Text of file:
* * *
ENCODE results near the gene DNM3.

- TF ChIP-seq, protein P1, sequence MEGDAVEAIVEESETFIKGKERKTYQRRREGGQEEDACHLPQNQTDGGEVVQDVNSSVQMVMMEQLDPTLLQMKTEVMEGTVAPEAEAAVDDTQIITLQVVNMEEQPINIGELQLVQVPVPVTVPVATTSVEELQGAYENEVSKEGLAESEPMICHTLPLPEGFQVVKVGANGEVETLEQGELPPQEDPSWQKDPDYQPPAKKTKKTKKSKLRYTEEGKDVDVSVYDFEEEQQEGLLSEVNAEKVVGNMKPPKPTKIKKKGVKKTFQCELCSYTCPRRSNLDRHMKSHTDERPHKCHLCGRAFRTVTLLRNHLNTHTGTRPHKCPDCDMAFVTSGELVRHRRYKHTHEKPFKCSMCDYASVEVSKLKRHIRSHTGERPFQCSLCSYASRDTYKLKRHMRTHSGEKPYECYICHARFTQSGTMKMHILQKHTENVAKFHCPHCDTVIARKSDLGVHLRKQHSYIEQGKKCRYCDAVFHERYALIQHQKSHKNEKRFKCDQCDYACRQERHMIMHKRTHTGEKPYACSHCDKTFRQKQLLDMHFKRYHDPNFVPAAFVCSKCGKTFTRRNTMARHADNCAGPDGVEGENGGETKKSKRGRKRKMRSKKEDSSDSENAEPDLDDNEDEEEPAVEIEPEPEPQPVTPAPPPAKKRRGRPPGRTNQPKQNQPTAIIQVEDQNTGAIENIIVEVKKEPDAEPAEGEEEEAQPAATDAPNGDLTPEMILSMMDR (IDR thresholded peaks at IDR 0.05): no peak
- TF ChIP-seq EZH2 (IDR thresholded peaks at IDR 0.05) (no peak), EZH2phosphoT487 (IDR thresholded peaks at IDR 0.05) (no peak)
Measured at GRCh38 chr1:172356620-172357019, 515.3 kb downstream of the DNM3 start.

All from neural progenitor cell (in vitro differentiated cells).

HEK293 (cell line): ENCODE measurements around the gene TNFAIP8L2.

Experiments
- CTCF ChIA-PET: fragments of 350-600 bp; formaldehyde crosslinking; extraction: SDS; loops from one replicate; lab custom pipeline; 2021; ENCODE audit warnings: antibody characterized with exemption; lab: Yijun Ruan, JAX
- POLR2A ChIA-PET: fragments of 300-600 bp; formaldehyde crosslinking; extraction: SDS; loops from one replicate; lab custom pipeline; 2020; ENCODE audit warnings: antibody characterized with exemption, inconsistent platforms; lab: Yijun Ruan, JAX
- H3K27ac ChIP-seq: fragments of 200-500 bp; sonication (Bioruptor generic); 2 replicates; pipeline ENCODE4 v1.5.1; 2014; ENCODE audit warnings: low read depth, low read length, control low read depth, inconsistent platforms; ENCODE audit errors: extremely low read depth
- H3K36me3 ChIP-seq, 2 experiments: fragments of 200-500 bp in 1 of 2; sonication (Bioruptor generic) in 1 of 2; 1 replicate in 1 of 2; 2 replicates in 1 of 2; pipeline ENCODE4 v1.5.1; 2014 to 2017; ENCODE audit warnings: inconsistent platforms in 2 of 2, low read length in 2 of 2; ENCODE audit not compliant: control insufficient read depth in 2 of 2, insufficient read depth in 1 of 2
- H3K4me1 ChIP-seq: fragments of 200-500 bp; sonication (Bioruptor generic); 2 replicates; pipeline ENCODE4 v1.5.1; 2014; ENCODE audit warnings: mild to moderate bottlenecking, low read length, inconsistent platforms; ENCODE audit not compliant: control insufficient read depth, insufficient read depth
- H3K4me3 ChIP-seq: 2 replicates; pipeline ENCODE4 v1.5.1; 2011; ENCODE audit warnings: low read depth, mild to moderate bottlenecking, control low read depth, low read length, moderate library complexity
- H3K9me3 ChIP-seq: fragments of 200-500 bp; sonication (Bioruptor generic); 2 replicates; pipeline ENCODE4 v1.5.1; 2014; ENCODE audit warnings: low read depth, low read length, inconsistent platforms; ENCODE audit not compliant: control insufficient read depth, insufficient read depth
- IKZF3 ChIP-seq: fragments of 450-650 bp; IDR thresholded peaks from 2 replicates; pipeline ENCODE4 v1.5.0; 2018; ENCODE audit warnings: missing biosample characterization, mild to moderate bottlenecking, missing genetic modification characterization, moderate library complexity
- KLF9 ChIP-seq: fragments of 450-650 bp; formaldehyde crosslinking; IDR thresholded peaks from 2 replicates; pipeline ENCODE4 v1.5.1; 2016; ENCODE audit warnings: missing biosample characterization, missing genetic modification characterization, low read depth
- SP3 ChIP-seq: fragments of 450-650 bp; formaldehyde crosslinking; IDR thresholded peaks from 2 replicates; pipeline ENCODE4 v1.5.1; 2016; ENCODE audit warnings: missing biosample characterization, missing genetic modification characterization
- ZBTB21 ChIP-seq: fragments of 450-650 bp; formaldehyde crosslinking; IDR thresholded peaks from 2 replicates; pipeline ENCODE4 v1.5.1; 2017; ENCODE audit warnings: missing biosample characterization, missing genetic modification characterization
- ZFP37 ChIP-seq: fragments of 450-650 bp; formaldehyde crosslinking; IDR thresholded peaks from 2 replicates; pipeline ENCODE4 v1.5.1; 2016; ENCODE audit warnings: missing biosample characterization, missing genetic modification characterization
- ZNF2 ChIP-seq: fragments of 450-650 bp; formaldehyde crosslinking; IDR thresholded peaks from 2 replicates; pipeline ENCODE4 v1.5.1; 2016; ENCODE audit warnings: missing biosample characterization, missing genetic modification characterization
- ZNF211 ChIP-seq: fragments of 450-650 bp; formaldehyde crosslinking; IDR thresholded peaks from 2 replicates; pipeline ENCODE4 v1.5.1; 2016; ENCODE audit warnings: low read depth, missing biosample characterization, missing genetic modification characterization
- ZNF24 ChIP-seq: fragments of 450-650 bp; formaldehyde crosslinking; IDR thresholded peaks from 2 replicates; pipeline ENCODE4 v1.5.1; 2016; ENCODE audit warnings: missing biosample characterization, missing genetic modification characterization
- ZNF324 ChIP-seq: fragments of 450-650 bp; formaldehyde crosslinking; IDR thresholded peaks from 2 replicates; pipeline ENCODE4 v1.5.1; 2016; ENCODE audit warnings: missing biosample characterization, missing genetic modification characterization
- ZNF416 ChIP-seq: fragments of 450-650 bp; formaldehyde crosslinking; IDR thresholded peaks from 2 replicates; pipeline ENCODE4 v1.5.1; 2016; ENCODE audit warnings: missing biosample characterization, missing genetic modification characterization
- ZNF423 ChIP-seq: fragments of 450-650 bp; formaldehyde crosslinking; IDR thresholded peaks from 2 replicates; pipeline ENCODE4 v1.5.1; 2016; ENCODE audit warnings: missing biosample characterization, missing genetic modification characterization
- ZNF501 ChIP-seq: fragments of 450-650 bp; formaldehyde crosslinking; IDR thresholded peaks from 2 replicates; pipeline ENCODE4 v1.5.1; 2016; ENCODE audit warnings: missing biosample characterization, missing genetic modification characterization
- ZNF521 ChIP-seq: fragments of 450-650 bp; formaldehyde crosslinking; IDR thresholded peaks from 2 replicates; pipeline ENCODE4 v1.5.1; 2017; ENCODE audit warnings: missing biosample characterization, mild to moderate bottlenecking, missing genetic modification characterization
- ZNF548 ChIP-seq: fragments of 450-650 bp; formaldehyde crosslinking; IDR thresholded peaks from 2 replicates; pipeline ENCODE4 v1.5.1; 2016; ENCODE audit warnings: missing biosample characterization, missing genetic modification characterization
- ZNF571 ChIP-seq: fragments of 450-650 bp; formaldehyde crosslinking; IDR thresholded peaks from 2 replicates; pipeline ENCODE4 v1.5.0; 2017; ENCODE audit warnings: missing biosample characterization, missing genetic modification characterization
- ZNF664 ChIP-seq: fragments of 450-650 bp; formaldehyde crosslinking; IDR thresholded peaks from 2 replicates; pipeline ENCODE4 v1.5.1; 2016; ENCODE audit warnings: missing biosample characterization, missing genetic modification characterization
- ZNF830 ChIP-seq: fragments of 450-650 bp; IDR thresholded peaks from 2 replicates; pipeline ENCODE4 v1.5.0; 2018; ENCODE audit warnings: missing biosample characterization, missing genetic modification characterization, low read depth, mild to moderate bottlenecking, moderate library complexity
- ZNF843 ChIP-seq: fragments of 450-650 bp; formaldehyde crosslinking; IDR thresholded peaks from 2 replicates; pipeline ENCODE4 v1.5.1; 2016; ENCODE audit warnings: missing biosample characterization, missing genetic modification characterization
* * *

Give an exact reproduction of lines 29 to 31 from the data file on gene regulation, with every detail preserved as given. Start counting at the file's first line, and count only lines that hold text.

- ZNF571 ChIP-seq: fragments of 450-650 bp; formaldehyde crosslinking; IDR thresholded peaks from 2 replicates; pipeline ENCODE4 v1.5.0; 2017; ENCODE audit warnings: missing biosample characterization, missing genetic modification characterization
- ZNF664 ChIP-seq: fragments of 450-650 bp; formaldehyde crosslinking; IDR thresholded peaks from 2 replicates; pipeline ENCODE4 v1.5.1; 2016; ENCODE audit warnings: missing biosample characterization, missing genetic modification characterization
- ZNF830 ChIP-seq: fragments of 450-650 bp; IDR thresholded peaks from 2 replicates; pipeline ENCODE4 v1.5.0; 2018; ENCODE audit warnings: missing biosample characterization, missing genetic modification characterization, low read depth, mild to moderate bottlenecking, moderate library complexity